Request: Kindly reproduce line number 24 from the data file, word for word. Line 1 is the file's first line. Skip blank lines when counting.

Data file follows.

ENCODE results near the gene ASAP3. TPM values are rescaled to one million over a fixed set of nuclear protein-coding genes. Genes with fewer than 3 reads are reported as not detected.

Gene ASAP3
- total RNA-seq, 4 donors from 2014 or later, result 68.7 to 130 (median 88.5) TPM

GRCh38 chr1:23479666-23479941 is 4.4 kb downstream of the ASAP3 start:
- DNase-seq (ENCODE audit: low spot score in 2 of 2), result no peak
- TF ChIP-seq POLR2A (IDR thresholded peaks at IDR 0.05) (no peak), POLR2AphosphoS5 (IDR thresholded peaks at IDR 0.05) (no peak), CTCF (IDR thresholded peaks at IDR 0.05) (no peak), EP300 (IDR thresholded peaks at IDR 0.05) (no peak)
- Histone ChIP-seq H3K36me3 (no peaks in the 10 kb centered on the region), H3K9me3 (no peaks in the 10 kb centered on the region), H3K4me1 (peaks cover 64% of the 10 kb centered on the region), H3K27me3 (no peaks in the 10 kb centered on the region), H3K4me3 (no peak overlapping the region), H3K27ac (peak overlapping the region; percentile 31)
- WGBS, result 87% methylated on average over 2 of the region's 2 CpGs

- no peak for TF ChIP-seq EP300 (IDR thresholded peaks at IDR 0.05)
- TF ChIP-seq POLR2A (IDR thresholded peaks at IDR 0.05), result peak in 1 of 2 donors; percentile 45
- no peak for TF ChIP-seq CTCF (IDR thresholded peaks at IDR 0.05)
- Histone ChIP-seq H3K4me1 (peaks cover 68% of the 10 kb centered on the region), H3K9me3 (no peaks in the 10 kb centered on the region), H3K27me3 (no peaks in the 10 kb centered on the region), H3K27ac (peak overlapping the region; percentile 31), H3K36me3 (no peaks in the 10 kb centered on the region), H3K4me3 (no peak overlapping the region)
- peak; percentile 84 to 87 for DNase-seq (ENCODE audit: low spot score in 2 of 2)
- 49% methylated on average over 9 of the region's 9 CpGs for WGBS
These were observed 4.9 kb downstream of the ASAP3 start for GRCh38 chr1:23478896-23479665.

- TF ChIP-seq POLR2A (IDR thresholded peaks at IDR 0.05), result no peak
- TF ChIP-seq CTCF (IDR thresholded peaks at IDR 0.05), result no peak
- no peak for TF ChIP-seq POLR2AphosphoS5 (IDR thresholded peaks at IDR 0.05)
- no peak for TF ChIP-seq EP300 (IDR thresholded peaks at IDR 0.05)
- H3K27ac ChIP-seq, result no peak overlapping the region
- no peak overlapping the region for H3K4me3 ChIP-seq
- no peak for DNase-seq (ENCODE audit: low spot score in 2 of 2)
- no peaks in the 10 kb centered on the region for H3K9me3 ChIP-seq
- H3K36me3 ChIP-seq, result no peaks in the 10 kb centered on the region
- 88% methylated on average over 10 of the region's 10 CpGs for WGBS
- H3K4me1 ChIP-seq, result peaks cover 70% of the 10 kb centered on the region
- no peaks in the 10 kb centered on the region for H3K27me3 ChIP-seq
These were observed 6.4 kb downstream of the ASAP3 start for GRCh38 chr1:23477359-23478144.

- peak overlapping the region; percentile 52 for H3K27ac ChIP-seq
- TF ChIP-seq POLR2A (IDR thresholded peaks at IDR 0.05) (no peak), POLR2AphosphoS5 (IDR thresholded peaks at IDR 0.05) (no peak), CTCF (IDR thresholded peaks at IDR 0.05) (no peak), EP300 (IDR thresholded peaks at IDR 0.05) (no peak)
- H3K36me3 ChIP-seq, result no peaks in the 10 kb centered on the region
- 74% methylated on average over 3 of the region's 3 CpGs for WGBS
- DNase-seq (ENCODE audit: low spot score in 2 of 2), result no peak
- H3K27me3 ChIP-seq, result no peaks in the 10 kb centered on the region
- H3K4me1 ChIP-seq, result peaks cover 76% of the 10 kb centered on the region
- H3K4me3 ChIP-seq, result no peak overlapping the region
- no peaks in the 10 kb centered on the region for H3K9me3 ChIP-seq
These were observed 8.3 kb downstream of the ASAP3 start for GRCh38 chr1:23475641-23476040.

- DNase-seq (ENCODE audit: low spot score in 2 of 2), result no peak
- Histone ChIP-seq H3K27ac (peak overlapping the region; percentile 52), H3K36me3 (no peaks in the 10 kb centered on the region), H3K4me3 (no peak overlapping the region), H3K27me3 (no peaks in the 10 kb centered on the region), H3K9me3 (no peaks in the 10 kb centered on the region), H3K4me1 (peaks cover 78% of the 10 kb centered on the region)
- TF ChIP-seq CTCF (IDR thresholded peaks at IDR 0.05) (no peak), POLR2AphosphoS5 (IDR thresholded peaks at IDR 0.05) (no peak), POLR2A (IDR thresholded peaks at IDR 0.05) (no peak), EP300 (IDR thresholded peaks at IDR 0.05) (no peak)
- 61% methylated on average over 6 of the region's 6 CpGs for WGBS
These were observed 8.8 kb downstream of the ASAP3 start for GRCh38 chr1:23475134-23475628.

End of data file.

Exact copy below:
- H3K36me3 ChIP-seq, result no peaks in the 10 kb centered on the region